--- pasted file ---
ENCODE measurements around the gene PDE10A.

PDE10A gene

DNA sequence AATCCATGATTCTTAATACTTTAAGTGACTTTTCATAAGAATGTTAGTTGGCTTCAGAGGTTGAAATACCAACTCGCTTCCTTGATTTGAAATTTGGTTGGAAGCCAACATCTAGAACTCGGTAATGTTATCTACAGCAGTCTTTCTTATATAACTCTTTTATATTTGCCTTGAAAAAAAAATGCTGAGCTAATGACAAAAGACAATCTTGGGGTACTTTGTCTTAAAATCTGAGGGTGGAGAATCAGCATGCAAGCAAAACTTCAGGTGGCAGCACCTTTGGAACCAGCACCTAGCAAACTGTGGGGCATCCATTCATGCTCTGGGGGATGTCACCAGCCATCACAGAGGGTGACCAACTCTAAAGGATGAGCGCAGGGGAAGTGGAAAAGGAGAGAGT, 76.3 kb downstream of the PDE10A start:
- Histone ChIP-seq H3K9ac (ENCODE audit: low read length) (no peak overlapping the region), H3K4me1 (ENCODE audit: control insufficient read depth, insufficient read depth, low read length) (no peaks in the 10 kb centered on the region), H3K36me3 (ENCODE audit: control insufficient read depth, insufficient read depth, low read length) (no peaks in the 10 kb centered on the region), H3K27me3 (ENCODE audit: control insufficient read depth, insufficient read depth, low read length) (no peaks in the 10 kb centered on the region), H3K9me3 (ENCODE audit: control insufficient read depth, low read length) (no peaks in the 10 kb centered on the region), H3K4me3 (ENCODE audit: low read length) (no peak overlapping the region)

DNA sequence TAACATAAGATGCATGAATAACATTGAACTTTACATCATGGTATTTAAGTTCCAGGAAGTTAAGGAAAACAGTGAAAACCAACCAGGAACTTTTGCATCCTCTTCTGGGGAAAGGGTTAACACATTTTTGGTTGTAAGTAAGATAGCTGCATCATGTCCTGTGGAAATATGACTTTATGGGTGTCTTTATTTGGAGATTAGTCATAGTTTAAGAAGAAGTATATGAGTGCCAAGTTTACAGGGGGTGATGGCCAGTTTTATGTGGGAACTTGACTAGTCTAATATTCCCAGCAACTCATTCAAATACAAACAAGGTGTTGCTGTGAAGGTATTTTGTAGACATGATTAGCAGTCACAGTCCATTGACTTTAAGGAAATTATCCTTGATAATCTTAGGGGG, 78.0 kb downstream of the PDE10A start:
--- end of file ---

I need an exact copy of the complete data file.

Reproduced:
ENCODE measurements around the gene PDE10A.

PDE10A gene

DNA sequence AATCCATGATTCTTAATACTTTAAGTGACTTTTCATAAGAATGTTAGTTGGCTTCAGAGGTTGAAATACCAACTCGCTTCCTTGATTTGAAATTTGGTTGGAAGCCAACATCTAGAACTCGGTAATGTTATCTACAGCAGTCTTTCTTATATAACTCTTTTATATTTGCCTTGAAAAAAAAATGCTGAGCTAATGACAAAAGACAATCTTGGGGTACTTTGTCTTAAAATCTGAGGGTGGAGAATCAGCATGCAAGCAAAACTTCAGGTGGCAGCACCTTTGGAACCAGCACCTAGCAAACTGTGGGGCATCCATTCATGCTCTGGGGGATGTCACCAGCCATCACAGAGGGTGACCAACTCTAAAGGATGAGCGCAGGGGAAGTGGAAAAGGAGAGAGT, 76.3 kb downstream of the PDE10A start:
- Histone ChIP-seq H3K9ac (ENCODE audit: low read length) (no peak overlapping the region), H3K4me1 (ENCODE audit: control insufficient read depth, insufficient read depth, low read length) (no peaks in the 10 kb centered on the region), H3K36me3 (ENCODE audit: control insufficient read depth, insufficient read depth, low read length) (no peaks in the 10 kb centered on the region), H3K27me3 (ENCODE audit: control insufficient read depth, insufficient read depth, low read length) (no peaks in the 10 kb centered on the region), H3K9me3 (ENCODE audit: control insufficient read depth, low read length) (no peaks in the 10 kb centered on the region), H3K4me3 (ENCODE audit: low read length) (no peak overlapping the region)

DNA sequence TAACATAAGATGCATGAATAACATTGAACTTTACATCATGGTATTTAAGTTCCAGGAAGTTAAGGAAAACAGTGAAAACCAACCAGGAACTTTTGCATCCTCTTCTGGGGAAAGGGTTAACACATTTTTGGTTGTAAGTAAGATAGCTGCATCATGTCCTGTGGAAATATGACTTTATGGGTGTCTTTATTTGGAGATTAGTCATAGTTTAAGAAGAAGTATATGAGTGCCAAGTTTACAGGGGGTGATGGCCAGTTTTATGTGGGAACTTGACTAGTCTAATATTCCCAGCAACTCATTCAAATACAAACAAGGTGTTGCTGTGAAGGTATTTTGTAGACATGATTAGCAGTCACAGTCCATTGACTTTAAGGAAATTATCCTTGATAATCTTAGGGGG, 78.0 kb downstream of the PDE10A start: